The electoral process requires compromises and unpleasant choices. Mayor Barrett was unpopular with organized labor, and had used the new, uh, flexibility, in dealing with organized labor to balance Milwaukee’s budget. The University of Wisconsin Teaching Assistants union, which had been energetic in organizing the demonstrations in Madison, refused to endorse Barrett–or even his primary opponent, Kathleen Falk, because neither would make a strong enough commitment to undo Wisconsin’s new anti-union strictures. And after getting the nomination, Barrett chose not to emphasize the labor issues altogether. Surely he figured that the unions were angry enough about Governor Walker’s administration to vote against him anyway, and that it made more sense to focus on Wisconsin voters who were less stalwart in their support for labor. This is the normal hedging that characterizes general elections in America.
The anti-Walker campaigns were largely responsible for drawing national attention to organized Republican efforts to defund organized labor, and the recall election drew national attention–and money. Partly because of the rules, and partly because of the resources, Governor Walker raised and spent much (much much) more money than the anti-Walker forces. Walker was able to start raising money earlier, and spent nearly $30 million, more than seven times what the Barrett forces were able to raise.
Familiar conservative funders, including the Koch brothers, Sheldon Adelson, FreedomWorks, Americans for Prosperity, and the Tea Party Express, spent a lot of money on keeping Walker in office. Unions spent money too, but they were trounced. Essentially, the Walker opponents chose to play in an arena where they were at a disadvantage. Still, it might have been the best choice they had.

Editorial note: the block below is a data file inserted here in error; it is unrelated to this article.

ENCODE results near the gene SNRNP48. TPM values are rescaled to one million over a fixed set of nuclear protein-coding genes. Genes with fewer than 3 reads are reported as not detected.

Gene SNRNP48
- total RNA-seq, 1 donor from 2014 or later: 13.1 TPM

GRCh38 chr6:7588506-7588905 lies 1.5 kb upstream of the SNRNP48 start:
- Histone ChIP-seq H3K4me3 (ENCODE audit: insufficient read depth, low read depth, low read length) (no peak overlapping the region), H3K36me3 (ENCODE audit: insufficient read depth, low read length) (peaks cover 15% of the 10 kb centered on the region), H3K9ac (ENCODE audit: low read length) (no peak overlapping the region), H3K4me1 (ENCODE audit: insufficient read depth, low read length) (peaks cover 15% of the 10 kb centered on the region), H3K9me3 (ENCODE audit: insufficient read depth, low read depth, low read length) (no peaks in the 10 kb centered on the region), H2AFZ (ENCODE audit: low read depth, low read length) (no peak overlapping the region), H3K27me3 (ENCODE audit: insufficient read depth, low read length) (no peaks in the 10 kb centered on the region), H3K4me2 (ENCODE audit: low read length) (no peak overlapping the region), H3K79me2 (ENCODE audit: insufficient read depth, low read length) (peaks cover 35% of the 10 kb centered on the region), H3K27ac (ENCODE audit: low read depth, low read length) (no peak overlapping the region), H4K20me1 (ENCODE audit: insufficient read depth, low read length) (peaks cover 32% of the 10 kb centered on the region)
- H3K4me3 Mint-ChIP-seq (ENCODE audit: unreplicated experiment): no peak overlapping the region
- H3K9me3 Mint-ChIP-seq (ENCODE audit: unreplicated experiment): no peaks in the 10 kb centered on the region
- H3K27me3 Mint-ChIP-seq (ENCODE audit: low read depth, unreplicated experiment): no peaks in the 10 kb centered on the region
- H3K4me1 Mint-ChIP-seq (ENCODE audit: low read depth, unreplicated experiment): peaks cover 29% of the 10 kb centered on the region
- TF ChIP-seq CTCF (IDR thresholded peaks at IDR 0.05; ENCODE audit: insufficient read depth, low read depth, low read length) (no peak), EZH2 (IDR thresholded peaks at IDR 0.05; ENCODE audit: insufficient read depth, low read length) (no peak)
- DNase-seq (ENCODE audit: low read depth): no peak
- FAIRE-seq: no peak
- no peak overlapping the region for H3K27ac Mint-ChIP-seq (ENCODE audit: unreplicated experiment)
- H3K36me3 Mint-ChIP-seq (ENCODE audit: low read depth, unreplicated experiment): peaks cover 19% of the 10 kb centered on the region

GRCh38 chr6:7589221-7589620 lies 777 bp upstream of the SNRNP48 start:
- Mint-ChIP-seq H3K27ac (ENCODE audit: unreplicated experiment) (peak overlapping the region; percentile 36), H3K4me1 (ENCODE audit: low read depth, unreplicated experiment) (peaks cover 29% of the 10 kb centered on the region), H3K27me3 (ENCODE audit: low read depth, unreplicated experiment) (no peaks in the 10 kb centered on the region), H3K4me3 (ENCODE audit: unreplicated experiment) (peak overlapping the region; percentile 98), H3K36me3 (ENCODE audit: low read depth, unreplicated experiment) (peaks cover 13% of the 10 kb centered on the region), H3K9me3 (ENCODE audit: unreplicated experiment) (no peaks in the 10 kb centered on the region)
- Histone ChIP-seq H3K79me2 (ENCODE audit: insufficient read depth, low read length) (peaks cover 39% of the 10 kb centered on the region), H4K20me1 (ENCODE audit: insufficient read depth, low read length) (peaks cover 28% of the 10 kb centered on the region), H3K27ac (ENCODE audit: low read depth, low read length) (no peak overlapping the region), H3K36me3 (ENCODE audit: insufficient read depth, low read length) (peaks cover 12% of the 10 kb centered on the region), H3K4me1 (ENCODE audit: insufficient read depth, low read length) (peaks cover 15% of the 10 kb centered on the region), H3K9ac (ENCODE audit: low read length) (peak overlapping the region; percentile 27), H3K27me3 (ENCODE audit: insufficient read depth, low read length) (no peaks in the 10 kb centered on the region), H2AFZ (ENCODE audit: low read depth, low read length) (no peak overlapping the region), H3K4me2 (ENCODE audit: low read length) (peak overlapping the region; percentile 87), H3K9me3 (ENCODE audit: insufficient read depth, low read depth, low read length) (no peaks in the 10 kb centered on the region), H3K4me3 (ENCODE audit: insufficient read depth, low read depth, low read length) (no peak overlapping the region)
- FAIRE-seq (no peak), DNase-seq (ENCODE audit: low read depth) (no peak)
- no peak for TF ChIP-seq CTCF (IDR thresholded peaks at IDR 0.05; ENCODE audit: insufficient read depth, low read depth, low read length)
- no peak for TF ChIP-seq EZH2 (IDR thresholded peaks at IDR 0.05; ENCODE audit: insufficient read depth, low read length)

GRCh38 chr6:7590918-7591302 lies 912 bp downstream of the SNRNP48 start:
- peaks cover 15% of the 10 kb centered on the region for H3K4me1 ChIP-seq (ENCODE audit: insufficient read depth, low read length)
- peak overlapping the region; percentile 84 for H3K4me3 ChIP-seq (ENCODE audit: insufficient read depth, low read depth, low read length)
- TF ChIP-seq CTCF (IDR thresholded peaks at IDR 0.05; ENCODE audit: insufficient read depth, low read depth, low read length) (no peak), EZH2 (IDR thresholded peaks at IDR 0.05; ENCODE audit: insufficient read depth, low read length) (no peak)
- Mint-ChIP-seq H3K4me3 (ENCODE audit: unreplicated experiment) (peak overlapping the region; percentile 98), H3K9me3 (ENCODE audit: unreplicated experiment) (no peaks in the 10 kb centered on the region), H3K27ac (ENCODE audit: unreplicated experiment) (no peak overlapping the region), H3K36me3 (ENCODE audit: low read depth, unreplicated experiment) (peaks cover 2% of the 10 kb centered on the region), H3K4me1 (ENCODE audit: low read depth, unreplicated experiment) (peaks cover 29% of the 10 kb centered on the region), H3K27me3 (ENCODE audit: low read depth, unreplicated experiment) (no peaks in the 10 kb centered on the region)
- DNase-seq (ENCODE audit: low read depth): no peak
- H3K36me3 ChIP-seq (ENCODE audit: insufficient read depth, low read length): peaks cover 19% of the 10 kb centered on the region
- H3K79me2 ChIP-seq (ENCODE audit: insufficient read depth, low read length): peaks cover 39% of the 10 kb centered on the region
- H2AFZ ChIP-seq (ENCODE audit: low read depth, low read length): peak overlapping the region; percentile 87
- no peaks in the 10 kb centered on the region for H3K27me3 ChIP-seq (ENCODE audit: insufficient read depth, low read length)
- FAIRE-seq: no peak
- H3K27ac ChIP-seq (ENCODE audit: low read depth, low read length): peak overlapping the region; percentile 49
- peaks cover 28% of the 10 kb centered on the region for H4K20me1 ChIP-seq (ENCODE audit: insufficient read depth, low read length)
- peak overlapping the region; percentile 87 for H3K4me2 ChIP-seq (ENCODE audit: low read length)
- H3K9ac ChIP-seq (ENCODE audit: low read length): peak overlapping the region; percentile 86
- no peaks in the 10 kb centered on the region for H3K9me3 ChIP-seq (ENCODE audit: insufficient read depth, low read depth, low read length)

Both sides worked hard at mobilizing support, and Tom Barrett won more than 100,000 votes than he had in 2010, but Scott Walker got more than 200,000 additional votes, widening his electoral margin. Although the recall effort claimed one additional Republican state senator, the legislature may not meet until after the Fall elections.
And the people in power get to make at least some of the rules for the next election. Redistricted legislative districts are likely to disadvantage Democrats. More than that, organized labor has suffered severe losses in the wake of Wisconsin’s new laws on collective bargaining. One element of the reform banned the automatic collection of union dues. The Wall Street Journal reported that AFSCME and the NEA lost fully one-half to two-thirds of their members, who were no longer compelled to contribute to their unions. Minimally, this means even less labor money as a counterbalance to corporate contributions in the next election.
The rules of mainstream politics structure the decisions that activists make. Recall, just doing away with the Walker regime, seemed the most comprehensive and attractive alternative for Wisconsinites, but it was filled with risk. The campaign provided a thinner message than the protests in the streets of Madison and the results represented a dramatic defeat. The intense commitment of a minority, even a large minority, isn’t enough to win in a general election.
The pressing question now is to figure out what to do next.